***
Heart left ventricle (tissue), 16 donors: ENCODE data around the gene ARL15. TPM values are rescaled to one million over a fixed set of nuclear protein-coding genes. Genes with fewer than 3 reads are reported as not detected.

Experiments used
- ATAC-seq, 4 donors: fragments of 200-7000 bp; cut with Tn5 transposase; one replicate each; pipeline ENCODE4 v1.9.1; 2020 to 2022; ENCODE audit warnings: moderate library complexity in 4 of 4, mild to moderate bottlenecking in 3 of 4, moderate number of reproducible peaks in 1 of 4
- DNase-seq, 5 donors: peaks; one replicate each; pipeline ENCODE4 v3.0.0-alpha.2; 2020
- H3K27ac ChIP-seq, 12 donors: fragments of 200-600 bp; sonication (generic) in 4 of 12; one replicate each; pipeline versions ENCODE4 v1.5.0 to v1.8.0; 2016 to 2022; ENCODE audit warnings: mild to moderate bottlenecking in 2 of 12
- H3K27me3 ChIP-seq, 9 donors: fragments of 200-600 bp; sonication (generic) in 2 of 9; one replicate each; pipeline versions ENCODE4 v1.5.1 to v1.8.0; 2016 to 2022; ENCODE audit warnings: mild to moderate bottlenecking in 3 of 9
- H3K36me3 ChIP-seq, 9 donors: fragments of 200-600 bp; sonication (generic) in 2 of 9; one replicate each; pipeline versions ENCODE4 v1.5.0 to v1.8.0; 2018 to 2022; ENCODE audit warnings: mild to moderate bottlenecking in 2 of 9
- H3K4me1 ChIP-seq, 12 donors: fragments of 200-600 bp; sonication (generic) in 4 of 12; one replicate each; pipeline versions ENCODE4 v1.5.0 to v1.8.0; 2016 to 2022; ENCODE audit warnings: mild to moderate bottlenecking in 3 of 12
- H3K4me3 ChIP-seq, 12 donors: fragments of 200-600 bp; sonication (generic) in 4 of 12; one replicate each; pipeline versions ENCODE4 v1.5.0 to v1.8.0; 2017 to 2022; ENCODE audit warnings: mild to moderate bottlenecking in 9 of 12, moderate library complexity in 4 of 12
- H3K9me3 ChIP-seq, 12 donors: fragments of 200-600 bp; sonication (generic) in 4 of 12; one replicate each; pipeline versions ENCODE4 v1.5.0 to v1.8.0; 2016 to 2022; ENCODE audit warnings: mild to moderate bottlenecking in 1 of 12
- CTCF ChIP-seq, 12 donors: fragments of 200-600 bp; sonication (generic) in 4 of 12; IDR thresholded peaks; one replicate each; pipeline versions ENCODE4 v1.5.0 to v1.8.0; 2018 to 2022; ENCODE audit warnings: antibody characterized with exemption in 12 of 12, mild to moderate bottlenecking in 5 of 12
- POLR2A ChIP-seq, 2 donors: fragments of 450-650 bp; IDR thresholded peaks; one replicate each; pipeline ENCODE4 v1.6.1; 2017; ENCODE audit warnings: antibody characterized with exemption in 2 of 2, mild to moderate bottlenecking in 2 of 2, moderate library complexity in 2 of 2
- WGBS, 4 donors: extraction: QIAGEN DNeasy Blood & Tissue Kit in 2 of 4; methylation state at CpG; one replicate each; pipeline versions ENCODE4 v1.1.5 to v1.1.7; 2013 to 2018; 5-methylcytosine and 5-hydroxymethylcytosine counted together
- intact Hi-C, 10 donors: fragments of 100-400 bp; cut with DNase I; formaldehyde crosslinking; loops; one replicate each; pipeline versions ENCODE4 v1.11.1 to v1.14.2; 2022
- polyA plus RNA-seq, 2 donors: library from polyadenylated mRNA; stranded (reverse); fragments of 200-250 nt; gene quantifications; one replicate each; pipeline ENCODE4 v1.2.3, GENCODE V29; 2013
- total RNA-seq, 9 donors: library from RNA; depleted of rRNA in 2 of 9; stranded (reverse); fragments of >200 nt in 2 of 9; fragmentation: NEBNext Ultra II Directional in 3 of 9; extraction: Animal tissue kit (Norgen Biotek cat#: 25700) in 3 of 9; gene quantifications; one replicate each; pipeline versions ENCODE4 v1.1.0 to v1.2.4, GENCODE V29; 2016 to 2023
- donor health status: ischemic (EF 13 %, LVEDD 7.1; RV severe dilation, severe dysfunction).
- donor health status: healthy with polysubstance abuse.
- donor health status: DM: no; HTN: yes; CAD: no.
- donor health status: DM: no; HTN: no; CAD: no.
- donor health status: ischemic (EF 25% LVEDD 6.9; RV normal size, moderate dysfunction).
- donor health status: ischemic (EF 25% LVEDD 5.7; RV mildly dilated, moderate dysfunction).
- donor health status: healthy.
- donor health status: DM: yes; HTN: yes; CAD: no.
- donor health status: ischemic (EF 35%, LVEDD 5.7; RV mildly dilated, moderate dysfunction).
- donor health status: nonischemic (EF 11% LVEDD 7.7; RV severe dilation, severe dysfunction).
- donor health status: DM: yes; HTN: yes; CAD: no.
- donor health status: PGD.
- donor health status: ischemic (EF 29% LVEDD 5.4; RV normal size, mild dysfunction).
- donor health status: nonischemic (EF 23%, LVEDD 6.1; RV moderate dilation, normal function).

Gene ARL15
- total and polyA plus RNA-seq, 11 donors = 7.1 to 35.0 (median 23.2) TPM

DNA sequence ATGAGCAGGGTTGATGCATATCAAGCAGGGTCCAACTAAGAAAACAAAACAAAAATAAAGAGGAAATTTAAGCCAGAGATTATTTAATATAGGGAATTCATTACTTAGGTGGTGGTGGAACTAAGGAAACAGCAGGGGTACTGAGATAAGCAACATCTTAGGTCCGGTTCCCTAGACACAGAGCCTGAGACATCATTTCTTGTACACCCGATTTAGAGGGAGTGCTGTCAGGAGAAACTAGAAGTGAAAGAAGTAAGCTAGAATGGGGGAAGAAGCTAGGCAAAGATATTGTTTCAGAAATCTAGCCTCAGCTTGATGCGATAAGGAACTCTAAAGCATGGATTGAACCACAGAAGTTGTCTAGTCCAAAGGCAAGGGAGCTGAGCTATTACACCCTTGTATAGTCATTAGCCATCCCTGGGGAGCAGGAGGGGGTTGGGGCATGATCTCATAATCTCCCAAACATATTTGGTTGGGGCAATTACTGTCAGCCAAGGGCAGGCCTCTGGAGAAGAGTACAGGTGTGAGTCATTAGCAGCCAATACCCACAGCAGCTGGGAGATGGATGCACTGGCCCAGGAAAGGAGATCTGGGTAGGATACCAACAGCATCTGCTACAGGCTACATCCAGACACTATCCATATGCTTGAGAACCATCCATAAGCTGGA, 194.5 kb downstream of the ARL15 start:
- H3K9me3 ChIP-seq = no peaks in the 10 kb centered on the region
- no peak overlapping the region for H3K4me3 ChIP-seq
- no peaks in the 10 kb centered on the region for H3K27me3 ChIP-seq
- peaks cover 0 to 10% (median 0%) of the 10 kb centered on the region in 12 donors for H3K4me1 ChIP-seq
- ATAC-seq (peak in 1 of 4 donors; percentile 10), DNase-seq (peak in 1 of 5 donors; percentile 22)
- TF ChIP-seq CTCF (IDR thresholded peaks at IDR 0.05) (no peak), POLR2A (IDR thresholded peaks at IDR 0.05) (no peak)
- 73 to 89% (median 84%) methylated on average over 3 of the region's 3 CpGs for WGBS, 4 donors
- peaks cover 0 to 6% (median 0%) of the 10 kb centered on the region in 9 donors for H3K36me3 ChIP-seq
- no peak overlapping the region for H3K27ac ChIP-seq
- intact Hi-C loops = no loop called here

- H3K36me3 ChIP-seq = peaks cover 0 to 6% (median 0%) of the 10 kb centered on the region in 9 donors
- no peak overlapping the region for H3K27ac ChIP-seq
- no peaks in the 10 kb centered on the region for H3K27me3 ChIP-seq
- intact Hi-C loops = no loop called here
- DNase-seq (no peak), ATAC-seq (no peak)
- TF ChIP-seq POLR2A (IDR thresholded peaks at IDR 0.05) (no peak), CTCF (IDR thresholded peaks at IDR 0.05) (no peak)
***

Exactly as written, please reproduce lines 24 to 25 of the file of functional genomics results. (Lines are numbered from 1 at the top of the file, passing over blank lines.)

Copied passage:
- donor health status: DM: yes; HTN: yes; CAD: no.
- donor health status: ischemic (EF 35%, LVEDD 5.7; RV mildly dilated, moderate dysfunction).